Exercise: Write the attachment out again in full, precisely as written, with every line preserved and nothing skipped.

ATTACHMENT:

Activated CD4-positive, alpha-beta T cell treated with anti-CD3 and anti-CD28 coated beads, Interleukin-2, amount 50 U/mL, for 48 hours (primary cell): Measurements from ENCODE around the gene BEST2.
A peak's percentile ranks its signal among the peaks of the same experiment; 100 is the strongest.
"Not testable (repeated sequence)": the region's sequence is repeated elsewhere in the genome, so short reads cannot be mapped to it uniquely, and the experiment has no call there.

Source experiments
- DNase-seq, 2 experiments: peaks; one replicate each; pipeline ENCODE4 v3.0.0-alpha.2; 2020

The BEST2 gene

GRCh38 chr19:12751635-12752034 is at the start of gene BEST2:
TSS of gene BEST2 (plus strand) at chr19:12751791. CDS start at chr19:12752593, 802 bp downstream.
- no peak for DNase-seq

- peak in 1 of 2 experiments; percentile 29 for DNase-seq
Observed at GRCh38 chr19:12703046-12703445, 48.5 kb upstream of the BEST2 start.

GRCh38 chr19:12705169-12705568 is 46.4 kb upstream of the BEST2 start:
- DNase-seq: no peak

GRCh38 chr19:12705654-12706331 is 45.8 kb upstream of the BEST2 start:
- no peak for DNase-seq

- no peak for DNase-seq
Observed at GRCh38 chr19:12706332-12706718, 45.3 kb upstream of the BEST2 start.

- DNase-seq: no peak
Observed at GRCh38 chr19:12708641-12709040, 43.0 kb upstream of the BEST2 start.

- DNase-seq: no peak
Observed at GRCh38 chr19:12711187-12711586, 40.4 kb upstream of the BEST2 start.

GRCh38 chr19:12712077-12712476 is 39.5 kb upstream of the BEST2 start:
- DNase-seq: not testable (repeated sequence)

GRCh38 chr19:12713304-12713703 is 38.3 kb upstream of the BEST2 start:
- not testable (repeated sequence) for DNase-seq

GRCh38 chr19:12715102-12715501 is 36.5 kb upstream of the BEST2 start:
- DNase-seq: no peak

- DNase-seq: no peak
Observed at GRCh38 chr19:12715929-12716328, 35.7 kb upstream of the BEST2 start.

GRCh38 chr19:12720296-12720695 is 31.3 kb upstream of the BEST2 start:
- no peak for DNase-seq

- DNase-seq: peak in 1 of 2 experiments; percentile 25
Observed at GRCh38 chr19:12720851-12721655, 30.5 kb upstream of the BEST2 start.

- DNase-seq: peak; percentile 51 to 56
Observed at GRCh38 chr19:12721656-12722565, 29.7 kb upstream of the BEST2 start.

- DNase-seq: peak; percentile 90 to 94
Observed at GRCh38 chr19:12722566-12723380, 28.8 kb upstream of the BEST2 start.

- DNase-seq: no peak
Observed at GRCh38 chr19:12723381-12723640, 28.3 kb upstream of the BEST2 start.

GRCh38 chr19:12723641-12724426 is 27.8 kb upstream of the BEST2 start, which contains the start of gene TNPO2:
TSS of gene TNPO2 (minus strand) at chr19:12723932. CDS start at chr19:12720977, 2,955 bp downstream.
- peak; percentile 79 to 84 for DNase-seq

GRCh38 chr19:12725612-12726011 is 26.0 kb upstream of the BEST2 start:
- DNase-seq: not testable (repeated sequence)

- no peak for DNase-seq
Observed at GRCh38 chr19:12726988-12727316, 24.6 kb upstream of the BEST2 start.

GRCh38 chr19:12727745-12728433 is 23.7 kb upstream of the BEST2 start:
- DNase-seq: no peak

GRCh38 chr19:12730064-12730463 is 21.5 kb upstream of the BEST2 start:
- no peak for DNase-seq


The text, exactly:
Activated CD4-positive, alpha-beta T cell treated with anti-CD3 and anti-CD28 coated beads, Interleukin-2, amount 50 U/mL, for 48 hours (primary cell): Measurements from ENCODE around the gene BEST2.
A peak's percentile ranks its signal among the peaks of the same experiment; 100 is the strongest.
"Not testable (repeated sequence)": the region's sequence is repeated elsewhere in the genome, so short reads cannot be mapped to it uniquely, and the experiment has no call there.

Source experiments
- DNase-seq, 2 experiments: peaks; one replicate each; pipeline ENCODE4 v3.0.0-alpha.2; 2020

The BEST2 gene

GRCh38 chr19:12751635-12752034 is at the start of gene BEST2:
TSS of gene BEST2 (plus strand) at chr19:12751791. CDS start at chr19:12752593, 802 bp downstream.
- no peak for DNase-seq

- peak in 1 of 2 experiments; percentile 29 for DNase-seq
Observed at GRCh38 chr19:12703046-12703445, 48.5 kb upstream of the BEST2 start.

GRCh38 chr19:12705169-12705568 is 46.4 kb upstream of the BEST2 start:
- DNase-seq: no peak

GRCh38 chr19:12705654-12706331 is 45.8 kb upstream of the BEST2 start:
- no peak for DNase-seq

- no peak for DNase-seq
Observed at GRCh38 chr19:12706332-12706718, 45.3 kb upstream of the BEST2 start.

- DNase-seq: no peak
Observed at GRCh38 chr19:12708641-12709040, 43.0 kb upstream of the BEST2 start.

- DNase-seq: no peak
Observed at GRCh38 chr19:12711187-12711586, 40.4 kb upstream of the BEST2 start.

GRCh38 chr19:12712077-12712476 is 39.5 kb upstream of the BEST2 start:
- DNase-seq: not testable (repeated sequence)

GRCh38 chr19:12713304-12713703 is 38.3 kb upstream of the BEST2 start:
- not testable (repeated sequence) for DNase-seq

GRCh38 chr19:12715102-12715501 is 36.5 kb upstream of the BEST2 start:
- DNase-seq: no peak

- DNase-seq: no peak
Observed at GRCh38 chr19:12715929-12716328, 35.7 kb upstream of the BEST2 start.

GRCh38 chr19:12720296-12720695 is 31.3 kb upstream of the BEST2 start:
- no peak for DNase-seq

- DNase-seq: peak in 1 of 2 experiments; percentile 25
Observed at GRCh38 chr19:12720851-12721655, 30.5 kb upstream of the BEST2 start.

- DNase-seq: peak; percentile 51 to 56
Observed at GRCh38 chr19:12721656-12722565, 29.7 kb upstream of the BEST2 start.

- DNase-seq: peak; percentile 90 to 94
Observed at GRCh38 chr19:12722566-12723380, 28.8 kb upstream of the BEST2 start.

- DNase-seq: no peak
Observed at GRCh38 chr19:12723381-12723640, 28.3 kb upstream of the BEST2 start.

GRCh38 chr19:12723641-12724426 is 27.8 kb upstream of the BEST2 start, which contains the start of gene TNPO2:
TSS of gene TNPO2 (minus strand) at chr19:12723932. CDS start at chr19:12720977, 2,955 bp downstream.
- peak; percentile 79 to 84 for DNase-seq

GRCh38 chr19:12725612-12726011 is 26.0 kb upstream of the BEST2 start:
- DNase-seq: not testable (repeated sequence)

- no peak for DNase-seq
Observed at GRCh38 chr19:12726988-12727316, 24.6 kb upstream of the BEST2 start.

GRCh38 chr19:12727745-12728433 is 23.7 kb upstream of the BEST2 start:
- DNase-seq: no peak

GRCh38 chr19:12730064-12730463 is 21.5 kb upstream of the BEST2 start:
- no peak for DNase-seq